What’s the difference between makerspaces and other trends in education and technology? Well, in fact makerspaces don’t just represent one trend but rather all of them. That’s because these hybrid computer labs/art studios/machine shops can encompass any educational device or technology a maker might want to put into them. The sky’s the limit, and more schools and libraries are beginning to take notice and incorporate makerspaces into innovative curricula.
What happens in makerspaces?
Makerspaces are places where learners can make things. Students are encouraged to:
The educational market is in flux. States are pushing back from both Common Core State Standards (CCSS) and assessments linked to the CCSS. States and publishers are waiting to see:
- Will funding be directed to charter schools?
- How many more states will drop out of the CCSS?
- Will states want summative, formative, or competency-based tests?
- How will products align to changing state standards?
- What products should states, districts, and publishers develop to meet current market needs?
Many states are moving to create their own standards. How will these new standards affect the educational market? What steps must states and publishers take?
All the uncertainty in the market calls for gap analyses. A gap analysis identifies how current products are aligned to new standards, which standards still correlate, and what’s missing—gaps where new standards are not well covered.
Publishers need to ensure that their products and assessments readily address the changing needs of states and districts.
States and districts need to know how their new standards align to older standards. Since most states adopted CCSS, new standards usually are analyzed and compared to CCSS.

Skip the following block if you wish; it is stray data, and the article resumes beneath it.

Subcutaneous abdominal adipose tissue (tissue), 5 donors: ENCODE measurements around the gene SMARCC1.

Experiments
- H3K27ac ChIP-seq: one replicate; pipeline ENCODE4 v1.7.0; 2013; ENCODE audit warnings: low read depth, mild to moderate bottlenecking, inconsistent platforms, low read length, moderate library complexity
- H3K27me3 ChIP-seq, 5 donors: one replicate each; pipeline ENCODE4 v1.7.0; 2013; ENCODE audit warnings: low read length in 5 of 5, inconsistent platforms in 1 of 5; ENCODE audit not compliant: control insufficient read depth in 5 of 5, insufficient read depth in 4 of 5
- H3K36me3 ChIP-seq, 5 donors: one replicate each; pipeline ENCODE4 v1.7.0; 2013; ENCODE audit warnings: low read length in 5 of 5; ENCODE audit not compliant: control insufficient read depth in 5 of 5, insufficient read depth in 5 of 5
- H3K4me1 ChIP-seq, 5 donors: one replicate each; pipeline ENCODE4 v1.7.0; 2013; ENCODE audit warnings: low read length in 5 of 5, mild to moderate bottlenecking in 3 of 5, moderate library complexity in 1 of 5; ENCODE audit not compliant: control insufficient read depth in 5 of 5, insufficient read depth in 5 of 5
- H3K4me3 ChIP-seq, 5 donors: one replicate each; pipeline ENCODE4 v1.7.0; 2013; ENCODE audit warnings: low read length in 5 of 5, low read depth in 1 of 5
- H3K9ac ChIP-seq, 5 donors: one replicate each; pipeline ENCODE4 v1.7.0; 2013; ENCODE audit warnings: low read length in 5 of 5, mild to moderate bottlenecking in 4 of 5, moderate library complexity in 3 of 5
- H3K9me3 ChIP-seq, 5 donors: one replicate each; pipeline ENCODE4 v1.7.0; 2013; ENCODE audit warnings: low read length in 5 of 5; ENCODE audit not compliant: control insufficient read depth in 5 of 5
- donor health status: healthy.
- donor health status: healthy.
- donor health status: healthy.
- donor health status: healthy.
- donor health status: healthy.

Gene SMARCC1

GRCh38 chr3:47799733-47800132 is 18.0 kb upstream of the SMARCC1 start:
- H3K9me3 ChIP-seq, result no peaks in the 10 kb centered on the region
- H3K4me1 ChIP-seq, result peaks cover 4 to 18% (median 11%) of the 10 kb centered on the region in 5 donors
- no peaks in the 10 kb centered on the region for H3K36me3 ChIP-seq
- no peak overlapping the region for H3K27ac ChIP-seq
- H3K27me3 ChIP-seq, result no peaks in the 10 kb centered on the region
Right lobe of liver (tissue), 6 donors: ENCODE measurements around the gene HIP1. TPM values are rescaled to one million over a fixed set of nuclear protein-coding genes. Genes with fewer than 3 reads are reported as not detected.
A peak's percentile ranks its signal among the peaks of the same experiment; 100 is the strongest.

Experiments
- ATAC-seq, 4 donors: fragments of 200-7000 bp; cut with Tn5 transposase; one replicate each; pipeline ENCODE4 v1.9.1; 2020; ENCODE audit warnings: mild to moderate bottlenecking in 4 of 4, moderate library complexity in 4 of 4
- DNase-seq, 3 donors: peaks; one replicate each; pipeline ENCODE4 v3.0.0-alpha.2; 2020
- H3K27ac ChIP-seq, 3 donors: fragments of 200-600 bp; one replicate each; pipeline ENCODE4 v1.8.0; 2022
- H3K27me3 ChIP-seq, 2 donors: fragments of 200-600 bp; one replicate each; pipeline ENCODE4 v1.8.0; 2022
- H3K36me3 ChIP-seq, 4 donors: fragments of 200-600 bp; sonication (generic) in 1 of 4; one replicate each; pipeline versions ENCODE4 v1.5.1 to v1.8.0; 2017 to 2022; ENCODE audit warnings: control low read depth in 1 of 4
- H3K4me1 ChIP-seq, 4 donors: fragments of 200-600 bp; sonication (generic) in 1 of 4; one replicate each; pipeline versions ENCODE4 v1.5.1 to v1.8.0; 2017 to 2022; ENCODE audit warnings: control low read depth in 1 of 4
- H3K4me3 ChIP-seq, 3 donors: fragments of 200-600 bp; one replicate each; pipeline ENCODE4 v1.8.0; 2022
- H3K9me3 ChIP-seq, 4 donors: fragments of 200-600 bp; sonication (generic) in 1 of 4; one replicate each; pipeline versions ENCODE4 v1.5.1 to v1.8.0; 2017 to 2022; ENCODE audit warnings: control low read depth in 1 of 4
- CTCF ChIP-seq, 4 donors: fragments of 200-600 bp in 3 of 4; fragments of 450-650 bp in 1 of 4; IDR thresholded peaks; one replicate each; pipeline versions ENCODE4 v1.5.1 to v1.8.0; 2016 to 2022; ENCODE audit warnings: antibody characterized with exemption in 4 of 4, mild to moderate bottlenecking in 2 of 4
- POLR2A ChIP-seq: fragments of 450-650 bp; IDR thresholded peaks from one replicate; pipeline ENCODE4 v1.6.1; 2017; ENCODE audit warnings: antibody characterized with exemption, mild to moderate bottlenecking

What actions are taken during a gap analysis? Continue reading
World Languages & Education #1 … an ongoing series
As we discussed in recent posts, the assessment market is in flux. But this is nothing new. The passage of No Child Left Behind (NCLB) in 2002 disrupted the market, and for some companies this turned out to be a boon, as spending on state-level assessments nearly tripled in the next 6 years. As you can see from this graph, state-level assessment spending has decreased since 2008, while classroom assessment spending has continued to grow.
Source: based on Simba data reported by Education Week.
Just as the change in 2002 represented an opportunity for many companies, the shifts we see now may also have a silver lining. And for one area in particular, Spanish assessments, there may be continued growth, especially in the classroom market. Why? Regardless of other shifts that may occur, students with Spanish as the first language comprise by far the largest population among English Language Learners (ELL) in the United States, at 71%, according to the Migration Policy Institute.
Not surprisingly, many states have programs to improve instruction for ELL and other multilingual students. See, for example, the New York State Education Department’s Blueprint for English Language Learner Success.
Is there room for improvement? In 2015, 38.8 million students in the United States who spoke a foreign language at home were fully proficient in English, up from 12.9 million in 1980. This huge improvement accompanied an overall increase in the Hispanic population. However, in 2015, 40% of the ELL population was considered to have Limited English Proficiency (LEP). These students need and deserve our attention.
What Is the Best Way to Help ELL Students?